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pa4wdh
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PostPosted: Sat Jul 20, 2013 8:42 pm    Post subject: Encrypted storage on a server Reply with quote

Hi All,

I'm setting up a home server and i want to protect some data by using disk encryption on some logical volumes, but i'm a bit in doubt on how to do that.

As far as i can find there are two methods:
1) Make cryptsetup ask for a password. Seems safe, but i don't want my server to halt during the boot process asking me for the password on console
2) I found something about keyfiles which allows automount, but then i'll have to store the keyfile on the same disk which in my opinion doesn't make sense since everybody will be able to mount the encrypted parts.

How did others solve this problem ?

Thanks in advance.
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Hu
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PostPosted: Sat Jul 20, 2013 8:55 pm    Post subject: Reply with quote

There is no way to ensure that the system can automatically access those volumes without human intervention and simultaneously guarantee that the volumes are only accessible when you want them to be accessible. You could have a volume which is accessible only after a user logs in and runs cryptsetup to unlock it, but if you want an unattended boot and boot time access to your data, then you cannot avoid others being able to boot the machine and access the data without your consent.

You might be able to use a TPM, if you have one, to ensure that the system can access the data only when it boots an approved configuration. However, if the approved configuration is not hardened to resist unwanted access, this does not help you.
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pa4wdh
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PostPosted: Sun Jul 21, 2013 12:00 pm    Post subject: Reply with quote

Thanks for your answer.

I understand what you're saying, that's exactly the problem i'm seeing.
TPM is not available in my system, and i also think it wouldn't help. The system i have is quite small, if someone would steal it they'll take the whole thing instead of the hard drives only.

After thinking a bit further, maybe there is a possible solution with the keyfiles. For example, if it is stored at a removable device i could make it mount the encrypted stuff only when the removable device is present. An other option could be to make sure networking is started before mounting the encrypted volumes so the keyfiles can be scp'ed from an other host. In that case i can still control the keyfiles when the system is stolen and i can remove them, disable the scp access or change the keyfile to make the data unreadable.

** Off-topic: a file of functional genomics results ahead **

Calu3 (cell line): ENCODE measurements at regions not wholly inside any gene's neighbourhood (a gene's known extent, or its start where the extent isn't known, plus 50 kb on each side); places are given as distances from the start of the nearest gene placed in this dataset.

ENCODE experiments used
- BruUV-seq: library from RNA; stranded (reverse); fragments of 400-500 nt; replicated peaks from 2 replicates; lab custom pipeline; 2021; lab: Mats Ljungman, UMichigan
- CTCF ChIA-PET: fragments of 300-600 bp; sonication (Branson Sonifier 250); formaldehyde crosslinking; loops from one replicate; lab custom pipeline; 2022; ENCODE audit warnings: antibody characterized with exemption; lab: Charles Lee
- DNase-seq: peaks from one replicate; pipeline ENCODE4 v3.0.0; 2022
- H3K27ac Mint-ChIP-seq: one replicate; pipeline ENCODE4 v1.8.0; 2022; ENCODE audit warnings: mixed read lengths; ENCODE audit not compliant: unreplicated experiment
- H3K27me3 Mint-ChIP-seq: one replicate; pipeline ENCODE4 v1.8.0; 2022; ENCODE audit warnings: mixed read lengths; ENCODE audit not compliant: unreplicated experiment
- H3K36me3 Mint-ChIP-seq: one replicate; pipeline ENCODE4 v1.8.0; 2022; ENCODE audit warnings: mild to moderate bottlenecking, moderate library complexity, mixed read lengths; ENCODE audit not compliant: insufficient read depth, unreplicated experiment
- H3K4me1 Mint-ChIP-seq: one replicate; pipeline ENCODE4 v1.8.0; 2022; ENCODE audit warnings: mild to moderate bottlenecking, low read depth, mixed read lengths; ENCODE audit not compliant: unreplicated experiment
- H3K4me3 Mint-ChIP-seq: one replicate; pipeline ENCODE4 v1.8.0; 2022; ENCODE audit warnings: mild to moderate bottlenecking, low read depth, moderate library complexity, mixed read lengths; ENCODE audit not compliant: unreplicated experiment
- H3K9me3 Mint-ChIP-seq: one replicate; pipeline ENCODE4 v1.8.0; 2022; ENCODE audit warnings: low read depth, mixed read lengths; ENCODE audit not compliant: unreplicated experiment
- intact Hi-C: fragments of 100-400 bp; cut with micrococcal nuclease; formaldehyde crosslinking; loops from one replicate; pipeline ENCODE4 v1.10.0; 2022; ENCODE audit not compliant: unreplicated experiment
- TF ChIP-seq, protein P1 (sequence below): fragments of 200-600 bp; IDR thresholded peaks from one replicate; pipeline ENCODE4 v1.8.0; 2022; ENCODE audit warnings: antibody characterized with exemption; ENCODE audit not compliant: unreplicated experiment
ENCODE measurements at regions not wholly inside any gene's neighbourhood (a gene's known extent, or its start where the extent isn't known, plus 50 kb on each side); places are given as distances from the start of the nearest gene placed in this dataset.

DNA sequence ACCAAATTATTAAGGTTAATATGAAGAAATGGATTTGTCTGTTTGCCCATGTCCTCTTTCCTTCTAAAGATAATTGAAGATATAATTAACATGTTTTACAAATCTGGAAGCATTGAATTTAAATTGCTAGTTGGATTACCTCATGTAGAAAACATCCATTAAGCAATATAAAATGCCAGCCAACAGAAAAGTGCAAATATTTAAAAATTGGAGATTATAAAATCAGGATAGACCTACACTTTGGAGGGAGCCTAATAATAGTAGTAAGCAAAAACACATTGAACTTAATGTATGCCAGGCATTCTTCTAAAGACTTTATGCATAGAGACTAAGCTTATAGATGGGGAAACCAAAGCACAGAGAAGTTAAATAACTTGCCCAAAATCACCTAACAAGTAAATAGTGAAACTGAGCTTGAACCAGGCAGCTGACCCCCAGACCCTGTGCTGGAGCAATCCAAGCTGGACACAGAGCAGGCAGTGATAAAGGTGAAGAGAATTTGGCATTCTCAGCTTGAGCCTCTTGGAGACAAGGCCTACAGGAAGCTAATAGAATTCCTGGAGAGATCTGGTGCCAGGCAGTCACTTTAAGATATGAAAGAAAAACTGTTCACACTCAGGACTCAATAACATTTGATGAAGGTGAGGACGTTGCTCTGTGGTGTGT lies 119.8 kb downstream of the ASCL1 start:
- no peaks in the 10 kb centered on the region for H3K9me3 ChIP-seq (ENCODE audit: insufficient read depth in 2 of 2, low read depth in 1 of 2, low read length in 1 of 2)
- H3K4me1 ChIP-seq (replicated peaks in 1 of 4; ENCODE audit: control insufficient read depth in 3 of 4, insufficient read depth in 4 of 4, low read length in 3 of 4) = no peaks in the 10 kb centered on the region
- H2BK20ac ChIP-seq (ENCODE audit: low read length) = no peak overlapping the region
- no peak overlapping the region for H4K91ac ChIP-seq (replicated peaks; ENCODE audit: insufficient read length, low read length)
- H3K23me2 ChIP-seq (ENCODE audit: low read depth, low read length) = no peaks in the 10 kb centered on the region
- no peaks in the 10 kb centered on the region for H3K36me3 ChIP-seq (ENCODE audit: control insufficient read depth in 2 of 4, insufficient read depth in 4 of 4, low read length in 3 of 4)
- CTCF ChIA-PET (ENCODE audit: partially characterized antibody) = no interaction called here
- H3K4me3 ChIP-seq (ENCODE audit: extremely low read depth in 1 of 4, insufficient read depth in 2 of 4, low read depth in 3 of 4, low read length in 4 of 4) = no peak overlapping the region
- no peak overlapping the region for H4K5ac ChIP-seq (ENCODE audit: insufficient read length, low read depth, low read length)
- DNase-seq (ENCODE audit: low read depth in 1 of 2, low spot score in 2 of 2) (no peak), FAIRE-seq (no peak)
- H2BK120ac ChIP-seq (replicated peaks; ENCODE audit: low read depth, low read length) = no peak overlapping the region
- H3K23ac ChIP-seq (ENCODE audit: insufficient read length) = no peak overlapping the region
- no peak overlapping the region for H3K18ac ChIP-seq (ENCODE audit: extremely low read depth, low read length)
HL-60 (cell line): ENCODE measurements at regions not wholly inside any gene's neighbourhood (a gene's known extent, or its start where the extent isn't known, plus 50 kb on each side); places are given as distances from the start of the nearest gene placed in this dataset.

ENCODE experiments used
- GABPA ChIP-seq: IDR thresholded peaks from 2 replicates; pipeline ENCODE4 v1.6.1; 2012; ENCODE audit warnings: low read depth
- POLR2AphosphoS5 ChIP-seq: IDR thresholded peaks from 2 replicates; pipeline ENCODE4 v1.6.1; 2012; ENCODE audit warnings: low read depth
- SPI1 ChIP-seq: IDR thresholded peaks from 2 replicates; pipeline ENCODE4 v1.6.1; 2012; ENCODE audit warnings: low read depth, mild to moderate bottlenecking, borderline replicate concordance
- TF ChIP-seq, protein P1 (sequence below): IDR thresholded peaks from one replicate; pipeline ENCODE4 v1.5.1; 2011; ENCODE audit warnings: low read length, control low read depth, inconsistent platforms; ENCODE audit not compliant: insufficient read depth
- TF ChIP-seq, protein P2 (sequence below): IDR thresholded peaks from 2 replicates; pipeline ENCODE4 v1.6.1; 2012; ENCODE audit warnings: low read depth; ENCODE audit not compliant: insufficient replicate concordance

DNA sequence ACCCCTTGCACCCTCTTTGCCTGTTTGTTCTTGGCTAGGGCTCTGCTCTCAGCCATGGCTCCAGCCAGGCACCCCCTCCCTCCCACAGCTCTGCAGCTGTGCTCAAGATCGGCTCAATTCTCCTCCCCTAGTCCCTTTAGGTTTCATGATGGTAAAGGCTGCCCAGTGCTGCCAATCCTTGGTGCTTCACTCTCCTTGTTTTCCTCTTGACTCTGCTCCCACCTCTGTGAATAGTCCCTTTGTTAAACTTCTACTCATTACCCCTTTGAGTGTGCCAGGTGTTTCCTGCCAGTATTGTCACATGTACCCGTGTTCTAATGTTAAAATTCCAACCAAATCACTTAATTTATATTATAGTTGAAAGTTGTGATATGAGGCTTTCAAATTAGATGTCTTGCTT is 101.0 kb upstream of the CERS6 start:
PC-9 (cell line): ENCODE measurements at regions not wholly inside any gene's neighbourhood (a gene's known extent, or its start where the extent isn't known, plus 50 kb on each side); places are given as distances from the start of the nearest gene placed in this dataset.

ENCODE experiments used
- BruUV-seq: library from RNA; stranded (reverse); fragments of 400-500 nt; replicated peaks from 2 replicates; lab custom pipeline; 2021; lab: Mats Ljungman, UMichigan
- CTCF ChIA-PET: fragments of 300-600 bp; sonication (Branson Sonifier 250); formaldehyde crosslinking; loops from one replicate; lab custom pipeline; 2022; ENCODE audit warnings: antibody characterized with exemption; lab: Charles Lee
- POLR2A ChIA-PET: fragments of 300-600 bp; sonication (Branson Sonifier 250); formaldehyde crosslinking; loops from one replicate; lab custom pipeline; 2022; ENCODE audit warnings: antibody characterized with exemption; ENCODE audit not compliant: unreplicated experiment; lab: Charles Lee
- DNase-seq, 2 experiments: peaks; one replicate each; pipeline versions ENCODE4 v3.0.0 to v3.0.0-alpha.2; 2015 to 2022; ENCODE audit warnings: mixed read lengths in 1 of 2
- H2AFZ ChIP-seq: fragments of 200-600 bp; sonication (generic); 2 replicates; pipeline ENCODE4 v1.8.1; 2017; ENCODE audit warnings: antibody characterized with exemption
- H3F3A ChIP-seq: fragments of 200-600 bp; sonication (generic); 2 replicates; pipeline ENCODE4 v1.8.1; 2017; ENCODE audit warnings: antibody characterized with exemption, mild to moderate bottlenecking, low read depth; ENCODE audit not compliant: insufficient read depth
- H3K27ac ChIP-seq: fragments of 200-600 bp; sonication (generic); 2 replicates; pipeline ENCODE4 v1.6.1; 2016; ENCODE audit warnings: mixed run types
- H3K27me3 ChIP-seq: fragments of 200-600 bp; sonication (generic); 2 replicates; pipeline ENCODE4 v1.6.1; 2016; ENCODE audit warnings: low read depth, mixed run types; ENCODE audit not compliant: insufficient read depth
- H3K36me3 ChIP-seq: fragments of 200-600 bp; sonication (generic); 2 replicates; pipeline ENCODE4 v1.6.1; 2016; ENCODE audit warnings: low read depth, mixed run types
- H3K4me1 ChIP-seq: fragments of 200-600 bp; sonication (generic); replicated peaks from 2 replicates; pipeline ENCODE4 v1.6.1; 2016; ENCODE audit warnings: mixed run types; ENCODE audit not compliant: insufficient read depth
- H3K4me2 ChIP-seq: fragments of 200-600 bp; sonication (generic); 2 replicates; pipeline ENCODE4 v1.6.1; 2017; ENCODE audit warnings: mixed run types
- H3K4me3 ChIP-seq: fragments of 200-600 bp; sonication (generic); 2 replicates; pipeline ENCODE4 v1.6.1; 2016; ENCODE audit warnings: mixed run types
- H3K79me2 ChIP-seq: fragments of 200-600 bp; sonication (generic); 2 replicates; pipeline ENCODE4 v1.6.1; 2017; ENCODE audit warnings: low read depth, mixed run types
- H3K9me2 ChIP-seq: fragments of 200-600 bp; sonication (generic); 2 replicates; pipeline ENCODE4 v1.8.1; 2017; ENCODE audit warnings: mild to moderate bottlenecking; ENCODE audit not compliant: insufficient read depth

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cach0rr0
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PostPosted: Sun Jul 21, 2013 12:00 pm    Post subject: Re: Encrypted storage on a server Reply with quote

pa4wdh wrote:

2) I found something about keyfiles which allows automount, but then i'll have to store the keyfile on the same disk which in my opinion doesn't make sense since everybody will be able to mount the encrypted parts.


use a keyfile on removable media
take the removable media with you
once the volume is unlocked you can take the media out even when the system is running

that would be my solution
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Hu
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PostPosted: Sun Jul 21, 2013 3:01 pm    Post subject: Reply with quote

Using a TPM would allow you to ensure that the automatic mount of the volumes succeeded only when booting an approved configuration. This would preclude an attacker booting with a custom environment, such as a LiveCD, and accessing the keys. An attacker who tried this would find that the TPM would refuse to yield the keys.

The removable media idea works well if you are willing to accept the need to return to it when you want to boot it. In my opinion, there is little difference between going to the machine to give it the removable media versus going to the machine to type in the password. Both are inconvenient and prevent a truly unattended boot.
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pa4wdh
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PostPosted: Sun Jul 21, 2013 5:01 pm    Post subject: Reply with quote

@Hu:
Since the server is in my home there is a big difference: I'll have to type a password via the (serial) console to which i don't have remote access. In case of a keyfile on removable media if i foresee a remote initiated reboot i can choose to leave the removable media in the server for that day, taking the risk that if the server is stolen that specific day that they have access to my data.

I'm still trying think of a way to make the scp idea working.
For example:
Mount a tmpfs at /tmp/keys
scp keys from remote server (at physically different location) to /tmp/keys
mount encrypted fs's
umount /tmp/keys so there is no copy of the keyfiles left
Maybe i'll need some way to make sure that the memory which was in use by the tmpfs gets erased so the keys can't be recovered from memory.

In this way the keys will only be available during mount, which will be very short. The risk that the keys copied during that time is very small i think.
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tuber
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PostPosted: Mon Jul 29, 2013 1:57 am    Post subject: Reply with quote

I have a similar topic at Entering Password on a System with Full Disk Encryption
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luckylinux
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PostPosted: Mon Jul 29, 2013 10:22 am    Post subject: Reply with quote

Not sure if this helps but I thought I'd say what my current solution is.